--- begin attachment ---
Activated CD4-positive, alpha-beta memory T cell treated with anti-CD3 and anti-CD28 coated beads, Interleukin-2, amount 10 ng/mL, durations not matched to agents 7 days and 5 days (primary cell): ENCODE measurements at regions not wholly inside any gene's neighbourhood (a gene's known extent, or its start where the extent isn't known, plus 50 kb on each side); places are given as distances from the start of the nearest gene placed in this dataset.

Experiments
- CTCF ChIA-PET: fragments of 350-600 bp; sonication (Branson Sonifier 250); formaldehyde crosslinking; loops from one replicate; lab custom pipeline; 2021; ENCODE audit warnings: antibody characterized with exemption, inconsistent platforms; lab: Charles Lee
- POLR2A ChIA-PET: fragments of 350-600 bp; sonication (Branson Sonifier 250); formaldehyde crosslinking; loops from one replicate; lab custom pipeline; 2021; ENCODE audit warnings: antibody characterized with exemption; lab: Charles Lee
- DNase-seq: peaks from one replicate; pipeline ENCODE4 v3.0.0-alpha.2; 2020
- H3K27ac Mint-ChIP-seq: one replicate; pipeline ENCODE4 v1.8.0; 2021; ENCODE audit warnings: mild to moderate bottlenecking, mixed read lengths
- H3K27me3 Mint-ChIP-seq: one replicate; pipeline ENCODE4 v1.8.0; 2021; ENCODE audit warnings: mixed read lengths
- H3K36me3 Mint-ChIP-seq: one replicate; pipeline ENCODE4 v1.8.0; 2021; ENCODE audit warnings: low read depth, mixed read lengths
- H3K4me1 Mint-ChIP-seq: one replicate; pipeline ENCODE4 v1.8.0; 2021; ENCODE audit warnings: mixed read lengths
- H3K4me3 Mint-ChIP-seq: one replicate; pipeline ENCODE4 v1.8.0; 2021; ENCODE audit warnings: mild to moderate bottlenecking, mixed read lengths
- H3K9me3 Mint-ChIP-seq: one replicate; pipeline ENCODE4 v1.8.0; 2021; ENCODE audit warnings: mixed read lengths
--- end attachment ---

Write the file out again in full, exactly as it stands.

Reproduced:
Activated CD4-positive, alpha-beta memory T cell treated with anti-CD3 and anti-CD28 coated beads, Interleukin-2, amount 10 ng/mL, durations not matched to agents 7 days and 5 days (primary cell): ENCODE measurements at regions not wholly inside any gene's neighbourhood (a gene's known extent, or its start where the extent isn't known, plus 50 kb on each side); places are given as distances from the start of the nearest gene placed in this dataset.

Experiments
- CTCF ChIA-PET: fragments of 350-600 bp; sonication (Branson Sonifier 250); formaldehyde crosslinking; loops from one replicate; lab custom pipeline; 2021; ENCODE audit warnings: antibody characterized with exemption, inconsistent platforms; lab: Charles Lee
- POLR2A ChIA-PET: fragments of 350-600 bp; sonication (Branson Sonifier 250); formaldehyde crosslinking; loops from one replicate; lab custom pipeline; 2021; ENCODE audit warnings: antibody characterized with exemption; lab: Charles Lee
- DNase-seq: peaks from one replicate; pipeline ENCODE4 v3.0.0-alpha.2; 2020
- H3K27ac Mint-ChIP-seq: one replicate; pipeline ENCODE4 v1.8.0; 2021; ENCODE audit warnings: mild to moderate bottlenecking, mixed read lengths
- H3K27me3 Mint-ChIP-seq: one replicate; pipeline ENCODE4 v1.8.0; 2021; ENCODE audit warnings: mixed read lengths
- H3K36me3 Mint-ChIP-seq: one replicate; pipeline ENCODE4 v1.8.0; 2021; ENCODE audit warnings: low read depth, mixed read lengths
- H3K4me1 Mint-ChIP-seq: one replicate; pipeline ENCODE4 v1.8.0; 2021; ENCODE audit warnings: mixed read lengths
- H3K4me3 Mint-ChIP-seq: one replicate; pipeline ENCODE4 v1.8.0; 2021; ENCODE audit warnings: mild to moderate bottlenecking, mixed read lengths
- H3K9me3 Mint-ChIP-seq: one replicate; pipeline ENCODE4 v1.8.0; 2021; ENCODE audit warnings: mixed read lengths